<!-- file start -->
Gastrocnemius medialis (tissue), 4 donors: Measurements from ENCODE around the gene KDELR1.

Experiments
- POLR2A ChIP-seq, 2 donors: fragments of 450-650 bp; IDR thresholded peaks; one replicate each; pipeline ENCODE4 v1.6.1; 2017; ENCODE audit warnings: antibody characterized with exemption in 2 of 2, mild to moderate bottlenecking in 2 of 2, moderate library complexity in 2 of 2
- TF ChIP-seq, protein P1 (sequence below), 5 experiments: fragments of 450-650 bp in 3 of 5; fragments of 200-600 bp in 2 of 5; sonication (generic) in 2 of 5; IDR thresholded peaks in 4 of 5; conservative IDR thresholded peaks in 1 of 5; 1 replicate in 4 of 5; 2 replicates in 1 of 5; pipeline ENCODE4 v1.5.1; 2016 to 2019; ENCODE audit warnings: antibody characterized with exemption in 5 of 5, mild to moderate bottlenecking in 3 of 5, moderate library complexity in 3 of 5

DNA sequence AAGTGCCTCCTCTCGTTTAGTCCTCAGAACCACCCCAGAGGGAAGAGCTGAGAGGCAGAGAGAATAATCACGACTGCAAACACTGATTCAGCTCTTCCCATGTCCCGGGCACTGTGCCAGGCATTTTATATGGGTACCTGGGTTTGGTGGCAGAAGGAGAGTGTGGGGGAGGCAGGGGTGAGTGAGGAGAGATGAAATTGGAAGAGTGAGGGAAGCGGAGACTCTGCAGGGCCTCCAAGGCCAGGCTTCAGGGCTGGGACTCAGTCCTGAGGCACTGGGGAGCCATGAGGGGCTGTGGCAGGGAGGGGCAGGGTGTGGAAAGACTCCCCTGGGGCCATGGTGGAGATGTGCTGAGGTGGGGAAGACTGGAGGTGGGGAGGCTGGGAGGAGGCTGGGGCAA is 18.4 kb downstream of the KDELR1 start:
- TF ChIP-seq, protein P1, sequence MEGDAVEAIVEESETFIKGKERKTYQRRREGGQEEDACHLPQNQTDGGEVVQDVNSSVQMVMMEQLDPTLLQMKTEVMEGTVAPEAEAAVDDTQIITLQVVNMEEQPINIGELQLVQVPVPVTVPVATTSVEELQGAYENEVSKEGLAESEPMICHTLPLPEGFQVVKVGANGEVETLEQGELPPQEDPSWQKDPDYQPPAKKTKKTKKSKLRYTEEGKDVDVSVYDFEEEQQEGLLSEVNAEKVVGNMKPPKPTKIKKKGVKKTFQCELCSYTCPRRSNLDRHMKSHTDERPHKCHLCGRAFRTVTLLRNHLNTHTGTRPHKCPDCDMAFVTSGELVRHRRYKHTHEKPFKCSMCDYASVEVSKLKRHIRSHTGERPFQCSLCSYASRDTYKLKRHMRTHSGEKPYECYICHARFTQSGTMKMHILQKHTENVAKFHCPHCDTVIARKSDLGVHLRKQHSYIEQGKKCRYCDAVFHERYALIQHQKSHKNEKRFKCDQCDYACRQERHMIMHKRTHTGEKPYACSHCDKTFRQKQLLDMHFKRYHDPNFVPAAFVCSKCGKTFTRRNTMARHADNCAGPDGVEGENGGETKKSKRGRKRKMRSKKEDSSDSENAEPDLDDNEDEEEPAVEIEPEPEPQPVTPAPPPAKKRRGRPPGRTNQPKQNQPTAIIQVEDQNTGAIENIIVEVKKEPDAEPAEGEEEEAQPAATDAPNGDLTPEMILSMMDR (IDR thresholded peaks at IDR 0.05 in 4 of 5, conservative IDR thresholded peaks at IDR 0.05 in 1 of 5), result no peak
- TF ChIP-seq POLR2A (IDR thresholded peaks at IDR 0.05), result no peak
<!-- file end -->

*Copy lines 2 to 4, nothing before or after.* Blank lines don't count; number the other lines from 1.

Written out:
Experiments
- POLR2A ChIP-seq, 2 donors: fragments of 450-650 bp; IDR thresholded peaks; one replicate each; pipeline ENCODE4 v1.6.1; 2017; ENCODE audit warnings: antibody characterized with exemption in 2 of 2, mild to moderate bottlenecking in 2 of 2, moderate library complexity in 2 of 2
- TF ChIP-seq, protein P1 (sequence below), 5 experiments: fragments of 450-650 bp in 3 of 5; fragments of 200-600 bp in 2 of 5; sonication (generic) in 2 of 5; IDR thresholded peaks in 4 of 5; conservative IDR thresholded peaks in 1 of 5; 1 replicate in 4 of 5; 2 replicates in 1 of 5; pipeline ENCODE4 v1.5.1; 2016 to 2019; ENCODE audit warnings: antibody characterized with exemption in 5 of 5, mild to moderate bottlenecking in 3 of 5, moderate library complexity in 3 of 5